Ages Eligible for Study:   18 Years to 75 Years
Genders Eligible for Study:   Both
Accepts Healthy Volunteers:   No
Criteria

Inclusion Criteria:

  • Have read the Information for the Patient and signed the Informed Consent Form.
  • Diagnosis of active ulcerative colitis since at least 4 weeks as confirmed endoscopically and histologically.
  • Disease Activity Index comprised between 3 and 6, inclusive (mild ulcerative colitis), with rectal bleeding sub-score of at least 1.
  • Stable background oral aminosalicylates (mesalazine, balsalazide, olsalazine) or sulfasalazine standard therapy for greater than or equal to 4 weeks prior to screening assessments.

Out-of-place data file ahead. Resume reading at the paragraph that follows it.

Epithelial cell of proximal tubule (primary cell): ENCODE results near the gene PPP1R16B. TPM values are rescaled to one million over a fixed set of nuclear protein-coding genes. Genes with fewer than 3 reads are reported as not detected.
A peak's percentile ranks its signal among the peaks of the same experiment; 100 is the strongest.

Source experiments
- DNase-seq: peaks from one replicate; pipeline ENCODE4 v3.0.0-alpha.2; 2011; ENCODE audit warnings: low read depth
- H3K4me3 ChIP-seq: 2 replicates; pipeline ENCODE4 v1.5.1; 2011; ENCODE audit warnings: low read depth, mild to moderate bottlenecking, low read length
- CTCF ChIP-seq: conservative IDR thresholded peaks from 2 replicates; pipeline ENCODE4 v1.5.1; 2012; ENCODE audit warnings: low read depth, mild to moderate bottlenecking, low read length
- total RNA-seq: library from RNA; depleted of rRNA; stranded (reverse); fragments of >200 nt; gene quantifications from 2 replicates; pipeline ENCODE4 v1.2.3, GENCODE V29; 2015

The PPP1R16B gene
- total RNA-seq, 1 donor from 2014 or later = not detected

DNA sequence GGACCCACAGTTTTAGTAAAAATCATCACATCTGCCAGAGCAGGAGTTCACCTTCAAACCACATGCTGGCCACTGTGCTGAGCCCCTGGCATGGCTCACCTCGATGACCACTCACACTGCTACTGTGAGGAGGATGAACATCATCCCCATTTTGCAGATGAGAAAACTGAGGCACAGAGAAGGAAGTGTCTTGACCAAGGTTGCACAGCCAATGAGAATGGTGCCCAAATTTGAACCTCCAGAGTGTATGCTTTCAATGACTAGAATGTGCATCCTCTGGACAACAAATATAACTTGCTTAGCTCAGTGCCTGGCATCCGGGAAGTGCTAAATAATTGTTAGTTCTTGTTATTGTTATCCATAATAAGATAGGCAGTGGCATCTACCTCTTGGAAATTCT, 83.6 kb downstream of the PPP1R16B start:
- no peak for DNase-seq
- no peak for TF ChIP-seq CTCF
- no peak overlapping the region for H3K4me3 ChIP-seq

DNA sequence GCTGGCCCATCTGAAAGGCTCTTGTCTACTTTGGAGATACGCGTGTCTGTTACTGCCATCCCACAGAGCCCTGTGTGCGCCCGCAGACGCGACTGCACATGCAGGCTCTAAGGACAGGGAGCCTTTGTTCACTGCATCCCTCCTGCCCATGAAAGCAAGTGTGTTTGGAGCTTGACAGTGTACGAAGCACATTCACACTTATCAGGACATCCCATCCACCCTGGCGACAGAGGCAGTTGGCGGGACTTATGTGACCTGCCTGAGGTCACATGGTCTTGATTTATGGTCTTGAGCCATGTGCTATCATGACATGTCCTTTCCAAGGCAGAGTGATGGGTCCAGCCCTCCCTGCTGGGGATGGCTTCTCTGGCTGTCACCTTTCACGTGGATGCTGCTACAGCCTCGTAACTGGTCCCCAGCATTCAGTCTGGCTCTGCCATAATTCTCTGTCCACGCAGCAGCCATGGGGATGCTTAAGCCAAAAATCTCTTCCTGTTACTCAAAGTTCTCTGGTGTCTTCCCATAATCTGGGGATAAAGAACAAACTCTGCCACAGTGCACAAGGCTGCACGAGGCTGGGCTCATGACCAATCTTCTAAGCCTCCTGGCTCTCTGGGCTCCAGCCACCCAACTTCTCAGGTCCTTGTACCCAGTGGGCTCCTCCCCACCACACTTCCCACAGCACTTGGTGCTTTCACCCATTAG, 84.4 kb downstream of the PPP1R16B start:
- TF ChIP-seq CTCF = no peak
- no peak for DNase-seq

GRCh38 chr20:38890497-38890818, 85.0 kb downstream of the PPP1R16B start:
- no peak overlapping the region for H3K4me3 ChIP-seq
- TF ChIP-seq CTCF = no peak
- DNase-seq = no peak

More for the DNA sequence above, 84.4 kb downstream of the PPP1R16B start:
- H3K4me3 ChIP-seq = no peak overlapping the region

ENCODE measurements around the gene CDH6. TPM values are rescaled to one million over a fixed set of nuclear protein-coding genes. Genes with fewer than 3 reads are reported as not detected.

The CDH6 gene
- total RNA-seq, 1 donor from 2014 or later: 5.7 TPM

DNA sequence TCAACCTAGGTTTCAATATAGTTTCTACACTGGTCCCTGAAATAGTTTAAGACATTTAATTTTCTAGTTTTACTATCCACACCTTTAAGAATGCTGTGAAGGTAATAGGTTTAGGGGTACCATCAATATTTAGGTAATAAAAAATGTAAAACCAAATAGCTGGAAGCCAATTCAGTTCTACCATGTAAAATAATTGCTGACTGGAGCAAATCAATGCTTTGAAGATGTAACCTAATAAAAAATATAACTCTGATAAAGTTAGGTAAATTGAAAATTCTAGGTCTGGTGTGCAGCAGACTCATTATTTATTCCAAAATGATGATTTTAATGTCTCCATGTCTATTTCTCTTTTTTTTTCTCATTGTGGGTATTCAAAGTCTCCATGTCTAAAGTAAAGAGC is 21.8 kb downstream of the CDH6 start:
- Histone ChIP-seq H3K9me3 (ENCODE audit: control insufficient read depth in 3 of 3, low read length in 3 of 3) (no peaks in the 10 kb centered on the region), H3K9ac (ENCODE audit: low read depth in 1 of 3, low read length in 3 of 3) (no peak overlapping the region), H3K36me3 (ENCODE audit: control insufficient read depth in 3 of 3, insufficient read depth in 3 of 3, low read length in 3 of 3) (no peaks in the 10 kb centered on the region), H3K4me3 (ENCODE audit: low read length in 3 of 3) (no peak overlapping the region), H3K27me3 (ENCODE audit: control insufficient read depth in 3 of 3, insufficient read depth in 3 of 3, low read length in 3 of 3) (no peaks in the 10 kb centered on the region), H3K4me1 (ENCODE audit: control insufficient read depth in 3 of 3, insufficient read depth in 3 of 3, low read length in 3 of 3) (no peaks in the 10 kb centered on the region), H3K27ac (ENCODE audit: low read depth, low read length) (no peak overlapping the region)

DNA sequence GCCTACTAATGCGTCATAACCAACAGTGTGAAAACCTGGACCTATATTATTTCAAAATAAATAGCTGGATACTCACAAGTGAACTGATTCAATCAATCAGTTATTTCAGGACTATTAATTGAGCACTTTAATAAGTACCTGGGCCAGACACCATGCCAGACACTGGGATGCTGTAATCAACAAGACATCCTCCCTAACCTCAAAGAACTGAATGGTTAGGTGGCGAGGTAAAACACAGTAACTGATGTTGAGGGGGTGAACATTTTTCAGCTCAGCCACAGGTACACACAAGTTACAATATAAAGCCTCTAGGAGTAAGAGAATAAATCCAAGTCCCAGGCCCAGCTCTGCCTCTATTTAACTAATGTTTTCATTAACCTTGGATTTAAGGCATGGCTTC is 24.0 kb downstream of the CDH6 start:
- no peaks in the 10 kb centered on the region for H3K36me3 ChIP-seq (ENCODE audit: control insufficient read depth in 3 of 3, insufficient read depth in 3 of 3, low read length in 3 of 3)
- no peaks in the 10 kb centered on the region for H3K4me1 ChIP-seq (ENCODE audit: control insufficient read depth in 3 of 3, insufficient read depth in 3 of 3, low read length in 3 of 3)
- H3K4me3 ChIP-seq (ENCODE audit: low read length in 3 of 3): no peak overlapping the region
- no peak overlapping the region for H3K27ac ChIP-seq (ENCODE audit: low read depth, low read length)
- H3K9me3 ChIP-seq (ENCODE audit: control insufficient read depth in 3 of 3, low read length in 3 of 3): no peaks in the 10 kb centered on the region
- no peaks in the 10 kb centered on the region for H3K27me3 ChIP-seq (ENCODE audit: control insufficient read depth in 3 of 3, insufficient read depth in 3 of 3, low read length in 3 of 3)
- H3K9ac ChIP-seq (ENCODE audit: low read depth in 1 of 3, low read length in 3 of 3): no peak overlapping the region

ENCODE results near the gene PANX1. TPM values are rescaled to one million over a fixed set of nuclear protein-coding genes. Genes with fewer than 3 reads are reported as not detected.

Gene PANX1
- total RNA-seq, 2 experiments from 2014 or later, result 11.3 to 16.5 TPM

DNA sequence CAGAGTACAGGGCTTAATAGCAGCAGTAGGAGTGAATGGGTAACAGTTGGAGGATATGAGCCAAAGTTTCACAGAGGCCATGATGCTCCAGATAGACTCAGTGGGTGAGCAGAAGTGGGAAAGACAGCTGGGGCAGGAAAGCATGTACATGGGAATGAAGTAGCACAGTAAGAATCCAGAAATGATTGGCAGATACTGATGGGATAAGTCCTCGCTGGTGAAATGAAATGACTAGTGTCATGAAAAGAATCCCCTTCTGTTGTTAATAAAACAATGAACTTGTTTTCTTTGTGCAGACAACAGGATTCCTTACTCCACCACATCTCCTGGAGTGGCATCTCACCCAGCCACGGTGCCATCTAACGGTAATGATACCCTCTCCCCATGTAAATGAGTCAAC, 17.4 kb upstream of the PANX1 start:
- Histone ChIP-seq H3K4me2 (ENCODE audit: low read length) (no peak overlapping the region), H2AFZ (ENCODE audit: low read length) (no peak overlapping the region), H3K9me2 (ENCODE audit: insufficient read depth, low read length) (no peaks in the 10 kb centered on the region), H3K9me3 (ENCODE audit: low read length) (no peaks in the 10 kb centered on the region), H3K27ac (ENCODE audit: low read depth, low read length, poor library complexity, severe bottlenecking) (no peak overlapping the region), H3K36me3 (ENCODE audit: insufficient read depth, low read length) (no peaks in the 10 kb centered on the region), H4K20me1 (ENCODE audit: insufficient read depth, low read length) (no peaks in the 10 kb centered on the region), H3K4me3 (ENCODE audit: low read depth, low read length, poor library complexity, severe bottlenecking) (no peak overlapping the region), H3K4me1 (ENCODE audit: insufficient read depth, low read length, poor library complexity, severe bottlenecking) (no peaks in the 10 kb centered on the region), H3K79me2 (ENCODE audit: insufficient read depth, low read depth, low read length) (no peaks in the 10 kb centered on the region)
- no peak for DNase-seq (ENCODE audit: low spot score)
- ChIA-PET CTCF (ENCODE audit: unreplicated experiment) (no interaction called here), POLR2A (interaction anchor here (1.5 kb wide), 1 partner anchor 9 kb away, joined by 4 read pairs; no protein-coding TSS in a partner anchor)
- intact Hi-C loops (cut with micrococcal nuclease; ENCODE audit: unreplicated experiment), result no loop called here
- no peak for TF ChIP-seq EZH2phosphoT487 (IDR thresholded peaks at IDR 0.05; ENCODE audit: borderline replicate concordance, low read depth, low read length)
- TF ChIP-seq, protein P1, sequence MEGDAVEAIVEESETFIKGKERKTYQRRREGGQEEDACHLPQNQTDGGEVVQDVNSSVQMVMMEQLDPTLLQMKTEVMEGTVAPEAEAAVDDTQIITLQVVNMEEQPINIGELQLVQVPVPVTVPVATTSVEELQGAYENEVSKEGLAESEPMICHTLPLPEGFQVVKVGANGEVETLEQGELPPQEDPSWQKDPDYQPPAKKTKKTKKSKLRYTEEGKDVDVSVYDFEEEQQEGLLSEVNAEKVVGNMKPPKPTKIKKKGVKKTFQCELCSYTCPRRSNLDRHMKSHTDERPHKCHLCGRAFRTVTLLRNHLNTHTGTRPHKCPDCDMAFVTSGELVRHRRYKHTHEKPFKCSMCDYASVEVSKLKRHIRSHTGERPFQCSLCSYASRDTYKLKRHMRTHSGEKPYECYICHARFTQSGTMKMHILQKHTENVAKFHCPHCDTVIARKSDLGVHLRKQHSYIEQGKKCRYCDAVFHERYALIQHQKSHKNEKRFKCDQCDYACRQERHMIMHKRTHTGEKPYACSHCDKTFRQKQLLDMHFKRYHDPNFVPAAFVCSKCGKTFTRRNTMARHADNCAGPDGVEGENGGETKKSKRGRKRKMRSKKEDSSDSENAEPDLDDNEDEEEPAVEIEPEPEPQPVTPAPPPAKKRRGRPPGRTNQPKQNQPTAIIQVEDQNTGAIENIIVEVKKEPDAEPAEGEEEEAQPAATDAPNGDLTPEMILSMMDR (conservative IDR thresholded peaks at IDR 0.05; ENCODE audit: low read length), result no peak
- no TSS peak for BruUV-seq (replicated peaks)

• If female, not pregnant or nursing. For women of childbearing potential, willingness to avoid a pregnancy during the treatment period and for at least 4 weeks from the last dose of drug and utilization of an efficient method of birth control for the entire duration of the trial and until the first menses after a 30-day period after the last dose of trial medication.

Exclusion Criteria:

  • Crohn's disease and indeterminate colitis.
  • Current or previous (in the last 10 days preceding the screening) use of systemic corticosteroids.
  • Use of systemic antibiotics in the last 10 days preceding the screening.
  • Use of systemic Nonsteroidal anti-inflammatory drugs on a repeat basis in the last 10 days preceding the screening.
  • Use of probiotics started within 10 days preceding the screening. A stable regimen from at least 10 days prior to screening is allowed but the patient must be willing to continue up to the end of the study.
  • Use of immunosuppressants or biological agents within the last 6 weeks preceding the screening.